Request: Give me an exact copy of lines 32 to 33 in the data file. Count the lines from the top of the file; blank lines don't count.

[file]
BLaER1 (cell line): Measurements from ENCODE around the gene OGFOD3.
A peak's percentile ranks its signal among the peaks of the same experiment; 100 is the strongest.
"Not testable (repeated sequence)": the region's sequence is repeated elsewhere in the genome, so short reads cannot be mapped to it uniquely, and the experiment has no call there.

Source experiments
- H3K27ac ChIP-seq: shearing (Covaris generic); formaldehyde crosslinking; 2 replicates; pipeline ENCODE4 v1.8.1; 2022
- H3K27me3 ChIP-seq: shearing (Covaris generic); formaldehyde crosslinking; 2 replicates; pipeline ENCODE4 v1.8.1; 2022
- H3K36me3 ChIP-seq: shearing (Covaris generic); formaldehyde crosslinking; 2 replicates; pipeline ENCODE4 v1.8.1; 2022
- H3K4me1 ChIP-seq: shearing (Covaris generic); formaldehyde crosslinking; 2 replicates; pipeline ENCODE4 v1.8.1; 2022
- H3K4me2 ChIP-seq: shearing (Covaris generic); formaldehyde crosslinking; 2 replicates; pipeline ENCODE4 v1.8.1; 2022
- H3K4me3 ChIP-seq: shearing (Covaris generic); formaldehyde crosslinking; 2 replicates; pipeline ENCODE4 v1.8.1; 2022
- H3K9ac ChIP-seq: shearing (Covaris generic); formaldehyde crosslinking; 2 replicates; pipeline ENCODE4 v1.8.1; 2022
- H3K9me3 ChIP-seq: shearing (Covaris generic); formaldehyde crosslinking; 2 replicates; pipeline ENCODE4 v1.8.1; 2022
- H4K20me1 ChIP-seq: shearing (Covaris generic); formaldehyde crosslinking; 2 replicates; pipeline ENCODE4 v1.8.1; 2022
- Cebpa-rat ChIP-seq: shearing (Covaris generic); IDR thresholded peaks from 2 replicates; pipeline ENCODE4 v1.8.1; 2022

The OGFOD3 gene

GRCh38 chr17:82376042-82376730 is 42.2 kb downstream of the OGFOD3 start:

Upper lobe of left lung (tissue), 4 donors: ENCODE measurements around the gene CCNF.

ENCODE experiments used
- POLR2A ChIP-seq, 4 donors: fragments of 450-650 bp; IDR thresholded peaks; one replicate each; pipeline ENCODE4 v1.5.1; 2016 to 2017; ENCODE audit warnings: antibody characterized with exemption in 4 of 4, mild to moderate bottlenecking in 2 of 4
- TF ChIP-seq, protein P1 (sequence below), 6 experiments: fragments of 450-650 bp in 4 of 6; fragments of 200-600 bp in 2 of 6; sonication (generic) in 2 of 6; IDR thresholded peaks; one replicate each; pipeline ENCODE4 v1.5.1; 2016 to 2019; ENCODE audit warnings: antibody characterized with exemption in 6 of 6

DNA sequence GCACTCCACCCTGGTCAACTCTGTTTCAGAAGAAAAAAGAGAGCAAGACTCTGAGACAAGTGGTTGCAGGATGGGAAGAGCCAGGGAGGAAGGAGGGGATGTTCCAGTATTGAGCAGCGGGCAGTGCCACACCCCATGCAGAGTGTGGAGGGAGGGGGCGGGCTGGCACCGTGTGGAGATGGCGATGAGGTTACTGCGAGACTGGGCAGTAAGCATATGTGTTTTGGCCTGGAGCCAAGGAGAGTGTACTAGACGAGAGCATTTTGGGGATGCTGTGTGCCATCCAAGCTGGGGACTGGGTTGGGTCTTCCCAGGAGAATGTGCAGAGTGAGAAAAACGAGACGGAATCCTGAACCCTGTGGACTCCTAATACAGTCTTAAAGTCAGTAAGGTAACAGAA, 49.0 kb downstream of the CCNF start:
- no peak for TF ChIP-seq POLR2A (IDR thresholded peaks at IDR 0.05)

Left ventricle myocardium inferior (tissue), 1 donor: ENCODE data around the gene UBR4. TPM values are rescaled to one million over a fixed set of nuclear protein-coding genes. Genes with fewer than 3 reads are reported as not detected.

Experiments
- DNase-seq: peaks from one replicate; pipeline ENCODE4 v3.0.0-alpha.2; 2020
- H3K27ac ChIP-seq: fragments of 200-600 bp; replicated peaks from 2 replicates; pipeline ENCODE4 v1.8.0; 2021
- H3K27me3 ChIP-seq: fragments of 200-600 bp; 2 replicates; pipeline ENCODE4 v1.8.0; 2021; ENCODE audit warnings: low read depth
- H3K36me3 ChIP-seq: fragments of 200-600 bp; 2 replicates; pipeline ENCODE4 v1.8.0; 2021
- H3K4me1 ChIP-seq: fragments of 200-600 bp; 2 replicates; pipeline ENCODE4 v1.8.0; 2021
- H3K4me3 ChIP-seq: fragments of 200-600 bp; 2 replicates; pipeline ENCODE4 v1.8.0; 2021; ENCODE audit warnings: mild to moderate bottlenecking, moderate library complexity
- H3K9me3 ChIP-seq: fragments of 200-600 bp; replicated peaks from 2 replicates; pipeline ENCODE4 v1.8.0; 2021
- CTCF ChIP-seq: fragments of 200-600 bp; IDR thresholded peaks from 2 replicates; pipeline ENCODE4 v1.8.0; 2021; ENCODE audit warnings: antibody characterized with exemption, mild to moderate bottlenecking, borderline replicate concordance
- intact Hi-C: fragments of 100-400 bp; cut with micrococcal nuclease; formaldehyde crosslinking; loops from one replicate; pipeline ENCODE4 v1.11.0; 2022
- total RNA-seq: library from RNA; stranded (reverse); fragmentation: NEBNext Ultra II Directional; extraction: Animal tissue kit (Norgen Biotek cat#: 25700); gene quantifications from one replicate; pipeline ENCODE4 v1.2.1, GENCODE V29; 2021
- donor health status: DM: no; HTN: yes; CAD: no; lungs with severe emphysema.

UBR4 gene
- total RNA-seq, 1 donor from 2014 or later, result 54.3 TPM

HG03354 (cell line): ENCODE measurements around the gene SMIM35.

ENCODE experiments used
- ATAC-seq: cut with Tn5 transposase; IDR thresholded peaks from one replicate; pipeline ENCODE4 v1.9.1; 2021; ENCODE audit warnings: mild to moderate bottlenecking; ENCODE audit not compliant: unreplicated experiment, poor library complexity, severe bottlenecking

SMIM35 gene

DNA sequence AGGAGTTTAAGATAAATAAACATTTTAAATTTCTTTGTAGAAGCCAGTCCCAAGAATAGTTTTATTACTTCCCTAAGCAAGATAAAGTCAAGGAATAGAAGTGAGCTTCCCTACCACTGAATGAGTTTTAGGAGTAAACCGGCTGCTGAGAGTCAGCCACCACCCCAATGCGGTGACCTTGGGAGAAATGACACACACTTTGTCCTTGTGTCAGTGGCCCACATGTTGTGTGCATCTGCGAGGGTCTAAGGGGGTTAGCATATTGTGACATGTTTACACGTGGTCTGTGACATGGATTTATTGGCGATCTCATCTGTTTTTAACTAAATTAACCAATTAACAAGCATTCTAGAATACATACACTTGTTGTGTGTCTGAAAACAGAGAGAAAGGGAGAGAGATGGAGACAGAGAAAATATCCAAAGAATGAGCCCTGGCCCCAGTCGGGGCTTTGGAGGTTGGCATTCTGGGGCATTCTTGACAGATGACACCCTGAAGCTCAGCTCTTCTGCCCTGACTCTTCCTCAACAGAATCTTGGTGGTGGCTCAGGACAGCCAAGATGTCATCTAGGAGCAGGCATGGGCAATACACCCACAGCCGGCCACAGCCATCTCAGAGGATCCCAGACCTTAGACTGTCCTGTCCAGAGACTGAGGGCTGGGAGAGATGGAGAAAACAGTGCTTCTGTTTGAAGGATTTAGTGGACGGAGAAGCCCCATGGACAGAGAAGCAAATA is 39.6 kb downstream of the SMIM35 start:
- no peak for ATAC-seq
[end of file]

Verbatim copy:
- CTCF ChIP-seq: fragments of 200-600 bp; IDR thresholded peaks from 2 replicates; pipeline ENCODE4 v1.8.0; 2021; ENCODE audit warnings: antibody characterized with exemption, mild to moderate bottlenecking, borderline replicate concordance
- intact Hi-C: fragments of 100-400 bp; cut with micrococcal nuclease; formaldehyde crosslinking; loops from one replicate; pipeline ENCODE4 v1.11.0; 2022